However, the most important aspect of all of these marketplaces is that buyers of loans will disappear if the performance does not support the investment thesis of buying the loans. Yes, there is a delay between origination and the initial underperformance of a vintage before loan buyers can react. In the very short term, platforms are incentivized to originate. However, a great thing about these assets is their short duration and thus fast feedback loop. Buyers can often see how a vintage is performing within just a couple of quarters. Any platform wishing to survive longer than a few quarters cannot sacrifice on underwriting for short term opportunity and incentives.
This type of situation has happened with several platforms already. Some platforms have been able to avoid it – or even hide it – by taking more balance sheet risk. However, in fact, the more of a true marketplace the platform is – meaning, the less balance sheet risk it is taking and the larger percent that is sold off – the more reliance it has upon buyers of loans and thus less incentive it has to loosen standards and take risks.
“Impossible to add alpha.”
Before arguing for alpha, one must set a baseline for the beta. Generally, the beta of this asset class should be referred to as the average return of all assets in the asset class, meaning all platforms and products available. If we focus solely on US unsecured consumer credit, we can generalize by setting the beta as the average return of Lending Club, Prosper, Avant, SoFi (consumer unsecured), and Marlette, as they originate more than 90% of the total volume combined.
Next, we must determine a way to quantify alpha. The return on a constantly revolving portfolio, especially if growing or shrinking as new capital is infused or removed, is an inaccurate measure. The most accurate measure is to review the final IRR on fully realized vintages. Since term loans have 5-year, and now 7-year (SoFi), durations, it’s a long wait to determine outperformance. However, one must be careful to compare vintages in-flight, as these loans have non-linear conditional default and pre-payment curves. Simply put, the IRR of a higher interest rate loan portfolio against a lower interest rate portfolio may look better at the beginning, may look worse in the middle, and may look better at the end just due to the nuances of default curves and expected cash flows. If expected conditional default rates are relatively accurate and portfolios are adjusted for credit quality and interest rate differential, quarterly vintages can be fairly accurately compared.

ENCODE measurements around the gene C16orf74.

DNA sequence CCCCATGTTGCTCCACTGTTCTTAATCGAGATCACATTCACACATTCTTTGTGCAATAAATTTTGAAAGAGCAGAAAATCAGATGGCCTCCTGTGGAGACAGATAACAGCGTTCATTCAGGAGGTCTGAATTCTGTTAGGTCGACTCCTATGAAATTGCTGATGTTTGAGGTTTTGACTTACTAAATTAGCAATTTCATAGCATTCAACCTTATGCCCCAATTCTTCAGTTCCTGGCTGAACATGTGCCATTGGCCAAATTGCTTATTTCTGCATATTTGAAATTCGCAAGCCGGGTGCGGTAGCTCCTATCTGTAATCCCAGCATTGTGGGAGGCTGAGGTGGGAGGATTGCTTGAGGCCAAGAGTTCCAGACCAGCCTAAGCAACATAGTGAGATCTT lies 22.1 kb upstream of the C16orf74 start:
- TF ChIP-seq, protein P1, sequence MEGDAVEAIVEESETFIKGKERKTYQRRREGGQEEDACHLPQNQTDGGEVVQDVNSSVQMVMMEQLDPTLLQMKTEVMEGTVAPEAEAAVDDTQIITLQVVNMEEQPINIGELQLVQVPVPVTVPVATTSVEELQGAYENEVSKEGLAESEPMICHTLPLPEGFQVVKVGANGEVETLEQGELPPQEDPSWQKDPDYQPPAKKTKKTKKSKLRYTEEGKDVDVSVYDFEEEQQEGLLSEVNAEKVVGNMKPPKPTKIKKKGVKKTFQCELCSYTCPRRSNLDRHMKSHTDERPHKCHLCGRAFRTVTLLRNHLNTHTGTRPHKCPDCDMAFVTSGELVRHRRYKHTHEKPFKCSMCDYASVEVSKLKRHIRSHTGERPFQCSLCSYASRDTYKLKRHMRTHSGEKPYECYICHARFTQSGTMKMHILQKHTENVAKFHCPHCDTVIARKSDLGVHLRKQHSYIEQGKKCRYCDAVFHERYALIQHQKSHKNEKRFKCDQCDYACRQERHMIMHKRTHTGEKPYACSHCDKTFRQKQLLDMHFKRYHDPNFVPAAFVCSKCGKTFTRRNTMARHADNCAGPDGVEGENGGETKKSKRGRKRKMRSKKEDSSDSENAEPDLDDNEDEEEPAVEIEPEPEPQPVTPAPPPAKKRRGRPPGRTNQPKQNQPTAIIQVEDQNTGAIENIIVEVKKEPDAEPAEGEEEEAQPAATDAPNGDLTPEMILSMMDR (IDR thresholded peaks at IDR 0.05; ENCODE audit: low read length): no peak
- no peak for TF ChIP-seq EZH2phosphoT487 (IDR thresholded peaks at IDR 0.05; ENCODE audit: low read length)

Rather than providing example portfolios that have proven alpha, let’s examine how this is possible. First, at a high level, if one of those platforms returns outperforms another, an astute investor can provide alpha simply by picking the right platform. Next, if one product within each platform outperforms another product, simple product selection can provide another layer of alpha. Third, if the platform allows for grade level selection, properly selecting the best-performing grades against the underperforming grades will provide the next layer of alpha. And finally, selecting the best X% of loans within each grade will provide the most refined layer of alpha. It is important not to take for granted each one of these layers, as significant value can be added at each level, providing cumulative alpha that significantly outperforms the industry beta.
“Investors have platform bankruptcy risk.”